However, IMO it is mainly due to Moscow being in Europe, if it was farther east in Russia in Asia,
Moscow would be a lot colder.
I still stand by eastern Asia being colder than North America in winter.

As for Moscow being warmer than Minneapolis.....

IMO Russia east of the Urals (European Russia) still benefits from the extreme winter mildness
of western Europe with prevailing west to east winds that's where a lot of their weather is coming from.
Once you get east of the Urals it's a whole different ball game, a real deep freezer

Minneapolis does have a very cold winter for 45N, even Calgary, Alberta
6 degrees farther north has a warmer average january.
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Old 08-31-2013, 01:14 PM
 
Location: Anaheim
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Quote:
Originally Posted by tom77falcons View Post
Came across and interesting article by a British Scientist that explains why England is so much milder than eastern N. America at the same latitude.

The Source of Europe's Mild Climate American Scientist


The article starts off with this:


"I arrived in the Big Apple just before a late-summer heat wave, at a time when the temperature soared to around 35 degrees Celsius. I had never endured such blistering temperatures. And just a few months later I was awestruck by the sensation of my nostrils freezing when I went outside. Nothing like that happens in England, where the average January is 15 to 20 degrees warmer than what prevails at the same latitude in eastern North America. So what keeps my former home so balmy in the winter? And why do so many people credit the Gulf Stream?"


The climate thread for St. Petersburg got me thinking about why is Russia relatively mild given the latitude. When you look at a map of the world, N. America has much more water around it with two giant oceans, and the Eurasian Continent has a huge amount of land between it and the eastern part of its landmass. Beijing is warmer than Chicago in winter. Moscow is warmer than Minneapolis in winter. It is amazing to me how relatively mild the winter nights are in interior Russia given the latitude. Only when you get to the Korean Peninsula do the averages seem to equal out per latitude. Pyongyang at the same latitude as Chicago is slightly colder in winter and around the same in summer.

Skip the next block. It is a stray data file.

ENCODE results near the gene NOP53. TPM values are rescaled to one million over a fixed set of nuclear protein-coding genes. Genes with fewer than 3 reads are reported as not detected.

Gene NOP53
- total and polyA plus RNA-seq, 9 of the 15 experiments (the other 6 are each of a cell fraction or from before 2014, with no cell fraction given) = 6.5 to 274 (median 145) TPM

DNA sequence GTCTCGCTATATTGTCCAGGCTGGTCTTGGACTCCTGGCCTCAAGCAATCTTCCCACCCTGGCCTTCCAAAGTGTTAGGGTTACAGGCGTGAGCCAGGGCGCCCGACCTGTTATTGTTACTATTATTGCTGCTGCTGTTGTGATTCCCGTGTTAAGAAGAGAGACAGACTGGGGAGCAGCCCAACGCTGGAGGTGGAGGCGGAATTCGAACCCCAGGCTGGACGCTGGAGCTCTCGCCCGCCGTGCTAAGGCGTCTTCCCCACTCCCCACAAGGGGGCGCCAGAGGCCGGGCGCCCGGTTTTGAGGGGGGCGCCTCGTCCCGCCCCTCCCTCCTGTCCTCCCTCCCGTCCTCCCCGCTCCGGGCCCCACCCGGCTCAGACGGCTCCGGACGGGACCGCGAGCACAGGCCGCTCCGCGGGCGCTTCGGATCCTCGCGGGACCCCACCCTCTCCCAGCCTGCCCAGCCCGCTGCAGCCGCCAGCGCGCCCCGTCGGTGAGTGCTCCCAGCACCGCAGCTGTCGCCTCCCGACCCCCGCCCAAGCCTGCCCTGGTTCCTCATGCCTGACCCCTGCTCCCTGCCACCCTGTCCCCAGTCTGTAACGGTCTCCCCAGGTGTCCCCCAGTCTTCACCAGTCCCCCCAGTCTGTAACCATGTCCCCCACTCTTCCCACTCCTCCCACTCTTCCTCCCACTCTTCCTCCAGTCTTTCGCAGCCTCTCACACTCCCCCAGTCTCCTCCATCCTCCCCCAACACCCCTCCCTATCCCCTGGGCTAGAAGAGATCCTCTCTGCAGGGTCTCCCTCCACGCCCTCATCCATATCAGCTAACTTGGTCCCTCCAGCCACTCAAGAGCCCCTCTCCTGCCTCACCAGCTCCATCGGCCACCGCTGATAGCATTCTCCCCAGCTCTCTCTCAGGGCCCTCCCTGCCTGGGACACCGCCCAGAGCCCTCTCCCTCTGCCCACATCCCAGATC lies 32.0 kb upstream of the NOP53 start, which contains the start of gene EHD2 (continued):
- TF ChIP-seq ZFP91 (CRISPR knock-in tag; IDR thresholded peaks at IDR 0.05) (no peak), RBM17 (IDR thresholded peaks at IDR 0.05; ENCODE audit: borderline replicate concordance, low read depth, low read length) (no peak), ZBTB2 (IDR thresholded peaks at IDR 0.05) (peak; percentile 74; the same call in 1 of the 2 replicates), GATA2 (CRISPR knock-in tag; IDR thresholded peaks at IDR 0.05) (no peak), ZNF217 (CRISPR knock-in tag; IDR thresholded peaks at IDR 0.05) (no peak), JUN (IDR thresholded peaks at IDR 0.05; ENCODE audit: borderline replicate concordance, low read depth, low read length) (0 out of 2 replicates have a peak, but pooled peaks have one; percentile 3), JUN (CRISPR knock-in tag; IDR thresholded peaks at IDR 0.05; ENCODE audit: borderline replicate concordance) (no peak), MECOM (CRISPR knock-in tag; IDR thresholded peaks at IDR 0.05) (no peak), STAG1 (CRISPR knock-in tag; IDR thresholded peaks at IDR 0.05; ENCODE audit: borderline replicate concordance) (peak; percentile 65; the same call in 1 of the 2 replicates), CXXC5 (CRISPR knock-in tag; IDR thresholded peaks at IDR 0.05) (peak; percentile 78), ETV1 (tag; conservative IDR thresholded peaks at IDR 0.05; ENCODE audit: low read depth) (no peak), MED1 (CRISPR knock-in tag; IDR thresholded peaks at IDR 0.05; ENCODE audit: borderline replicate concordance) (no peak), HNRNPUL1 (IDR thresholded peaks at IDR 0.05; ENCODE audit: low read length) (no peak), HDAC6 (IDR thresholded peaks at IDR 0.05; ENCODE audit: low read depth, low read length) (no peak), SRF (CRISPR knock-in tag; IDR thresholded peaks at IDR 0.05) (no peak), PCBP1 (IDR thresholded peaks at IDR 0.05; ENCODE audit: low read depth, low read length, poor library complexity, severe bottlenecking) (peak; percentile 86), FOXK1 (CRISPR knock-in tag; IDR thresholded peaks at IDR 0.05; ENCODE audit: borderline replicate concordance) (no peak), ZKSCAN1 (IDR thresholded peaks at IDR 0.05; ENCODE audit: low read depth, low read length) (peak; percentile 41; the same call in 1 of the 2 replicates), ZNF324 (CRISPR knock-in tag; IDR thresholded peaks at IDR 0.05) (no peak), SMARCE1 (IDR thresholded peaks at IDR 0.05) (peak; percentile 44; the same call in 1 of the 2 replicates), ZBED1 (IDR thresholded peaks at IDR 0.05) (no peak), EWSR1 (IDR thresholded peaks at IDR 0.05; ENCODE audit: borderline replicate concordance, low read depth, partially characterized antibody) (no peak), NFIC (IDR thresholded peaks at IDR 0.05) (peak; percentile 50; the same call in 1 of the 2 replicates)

The Rocky Mountains are one of the main reasons for this. That huge north-south chain combined with the Coriolis effect forces the Jetstream into the large buckles that sweep down really cold arctic air in winter. It is the reason N. America has the highest number of frontal passages of any other continent. Once you move west toward Wyoming and Utah it gets warmer. Salt Lake city at the same latitude and yet over 4,000 ft in elevation is warmer than Chicago. Using climate models if you remove the Rocky Mountains the temp diff in winter between eastern N. America and Western Europe is cut in half.


Another quote from the article:

"Topographically forced atmospheric waves contribute significantly to the large difference in winter temperature across the Atlantic. When Battisti and I removed mountains from our climate models, the temperature difference was cut in half. Our conclusion was that the large difference in winter temperature between western Europe and eastern North America was caused about equally by the contrast between the maritime climate on one side and the continental climate on the other, and by the large-scale waviness set up by air flow over the Rocky Mountains."